For example, in the case of Palmer vs. Kleargear, a court ruled the Terms of Kleargear were unenforceable because of a conceptual defect. Why? Kleargear had included a clause that said any visitor who left a negative review on Yelp would violate the Terms and be required to pay Kleargear $3,500. Yeah, the court wasn’t receptive to this approach. Not only did the Honorable Judge Dee Benson rule Kleargear couldn’t recover the $3,500, but she also awarded the Palmers $306,000 in damages!
Importantly, the clickwrap agreement in the Palmer case worked to functionally bind visitors to the Terms of the site. However, it was the language in those Terms that failed to pass Judge Benson’s inspection.
Clickwrap Agreement Example
Feldman vs. Google is an excellent example of a clickwrap agreement in action. Feldman sued Google in Pennsylvania concerning a claim about Adwords. Google moved to terminate the lawsuit arguing that Feldman had agreed to the Google Terms [a clickwrap agreement], which included a choice of forum clause. This clause sets the location where the parties must litigate all disputes. The Google Terms contained language setting the forum as Santa Clara County, California. You will no doubt be shocked to learn Santa Clara County is home to Google headquarters.
Why was the motion important? For practical reasons. Feldman was unlikely to spend the time and money to travel across the country to pursue the lawsuit in Santa Clara. Feldman would likely drop the claim if forced to travel to California to sue Google.
a. Court’s Opinion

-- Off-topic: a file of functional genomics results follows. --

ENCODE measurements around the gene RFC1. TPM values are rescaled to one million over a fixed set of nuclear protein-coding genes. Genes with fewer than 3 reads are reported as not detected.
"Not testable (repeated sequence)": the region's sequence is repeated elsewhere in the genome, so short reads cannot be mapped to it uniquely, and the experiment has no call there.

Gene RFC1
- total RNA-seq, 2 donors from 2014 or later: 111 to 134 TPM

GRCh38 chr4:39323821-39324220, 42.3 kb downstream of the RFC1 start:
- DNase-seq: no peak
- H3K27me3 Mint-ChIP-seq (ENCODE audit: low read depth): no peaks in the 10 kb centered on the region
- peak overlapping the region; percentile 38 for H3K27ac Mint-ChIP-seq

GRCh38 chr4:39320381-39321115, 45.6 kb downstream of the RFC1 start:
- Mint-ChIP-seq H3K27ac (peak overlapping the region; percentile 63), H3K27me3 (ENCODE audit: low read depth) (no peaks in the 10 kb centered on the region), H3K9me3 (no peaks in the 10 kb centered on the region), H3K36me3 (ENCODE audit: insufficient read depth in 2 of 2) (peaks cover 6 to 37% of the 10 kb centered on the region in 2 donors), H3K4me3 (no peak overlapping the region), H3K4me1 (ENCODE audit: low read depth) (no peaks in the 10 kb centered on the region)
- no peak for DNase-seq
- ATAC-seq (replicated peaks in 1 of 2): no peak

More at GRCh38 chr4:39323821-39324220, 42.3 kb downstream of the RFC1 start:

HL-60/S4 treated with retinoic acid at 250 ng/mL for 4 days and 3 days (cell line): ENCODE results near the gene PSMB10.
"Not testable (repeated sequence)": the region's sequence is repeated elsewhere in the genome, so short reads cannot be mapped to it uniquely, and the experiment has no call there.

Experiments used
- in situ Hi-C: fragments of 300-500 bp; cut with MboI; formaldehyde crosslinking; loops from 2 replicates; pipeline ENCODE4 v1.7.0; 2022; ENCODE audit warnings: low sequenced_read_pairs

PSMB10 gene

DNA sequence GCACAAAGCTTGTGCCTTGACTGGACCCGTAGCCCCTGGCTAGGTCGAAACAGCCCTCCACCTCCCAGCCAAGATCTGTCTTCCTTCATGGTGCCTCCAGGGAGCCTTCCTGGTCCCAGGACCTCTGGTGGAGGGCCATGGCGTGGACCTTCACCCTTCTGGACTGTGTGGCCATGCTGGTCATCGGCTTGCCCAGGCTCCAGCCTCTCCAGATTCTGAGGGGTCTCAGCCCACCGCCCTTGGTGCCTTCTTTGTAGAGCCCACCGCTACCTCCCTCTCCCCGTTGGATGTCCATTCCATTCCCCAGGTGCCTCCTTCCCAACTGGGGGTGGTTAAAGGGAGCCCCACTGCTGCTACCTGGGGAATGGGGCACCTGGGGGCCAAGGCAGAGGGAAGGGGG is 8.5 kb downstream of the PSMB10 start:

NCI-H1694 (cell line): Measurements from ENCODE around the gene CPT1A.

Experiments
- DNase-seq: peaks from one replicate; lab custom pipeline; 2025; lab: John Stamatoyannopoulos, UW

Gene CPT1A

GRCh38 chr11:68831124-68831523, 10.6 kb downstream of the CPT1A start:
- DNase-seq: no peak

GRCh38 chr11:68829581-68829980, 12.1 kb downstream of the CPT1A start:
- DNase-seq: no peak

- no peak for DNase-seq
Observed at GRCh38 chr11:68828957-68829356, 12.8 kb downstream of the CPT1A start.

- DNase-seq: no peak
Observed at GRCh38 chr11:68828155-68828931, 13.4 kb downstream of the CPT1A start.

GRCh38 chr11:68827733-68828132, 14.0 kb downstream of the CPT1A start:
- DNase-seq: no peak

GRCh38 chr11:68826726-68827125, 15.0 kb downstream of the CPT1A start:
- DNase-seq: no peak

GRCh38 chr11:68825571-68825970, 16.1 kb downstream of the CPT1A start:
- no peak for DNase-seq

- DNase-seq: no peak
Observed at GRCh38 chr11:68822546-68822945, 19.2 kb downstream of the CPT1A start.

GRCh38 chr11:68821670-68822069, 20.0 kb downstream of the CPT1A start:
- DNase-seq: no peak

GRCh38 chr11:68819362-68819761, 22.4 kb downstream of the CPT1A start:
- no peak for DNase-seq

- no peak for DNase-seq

In reviewing the clickwrap agreement, the court noted the following facts:
At the bottom of the webpage, viewable without scrolling down, was a box and the words, “Yes, I agree to the above terms and conditions.” The advertiser had to have clicked on this box in order to proceed to the next step. If the advertiser did not click on “Yes, I agree . . .” and instead tried to click the “Continue” button at the bottom of the webpage, the advertiser would have been returned to the same page and could not advance to the next step. If the advertiser did not agree to the AdWords contract, he could not activate his account, place any ads, or incur any charges. Plaintiff had an account activated. He placed ads and charges were incurred.
In ruling in favor of Google, the court went on to state:
A reasonably prudent internet user would have known of the existence of terms in the AdWords Agreement. Plaintiff had to have had reasonable notice of the terms. By clicking on “Yes, I agree to the above terms and conditions” button, Plaintiff indicated assent to the terms. Therefore, the requirements of an express contract for reasonable notice of terms and mutual assent are satisfied. Plaintiff’s failure to read the Agreement, if that were the case, does not excuse him from being bound by his express agreement.
The last line of this quote is critical. If the visitor checks the box indicating affirmative consent, it does not matter if they later testify they never read the Terms. In short, clickwrap agreements are the best option to bind visitors to website or app Terms.
Browsewrap vs. Clickwrap Agreements
Ah, but you might be thinking to yourself that some sites and apps don’t lend themselves to clickwrap agreements. After all, how do you force someone to agree to the Terms on a blog? The honest answer is you don’t. You don’t necessarily need Terms on a such a site because there isn’t any legal action taking place. Nobody is buying or selling anything. Having said this, some blogs and similar online properties will include a browsewrap agreement as a prophylactic measure. Why? Most people don’t understand browsewrap agreements are not binding.
The law is often full of gray areas. However, the competition between browsewrap and clickwrap agreements has a clear winner. Given browsewrap agreements are rarely enforceable, clickwrap agreements are the way to go for most websites and apps.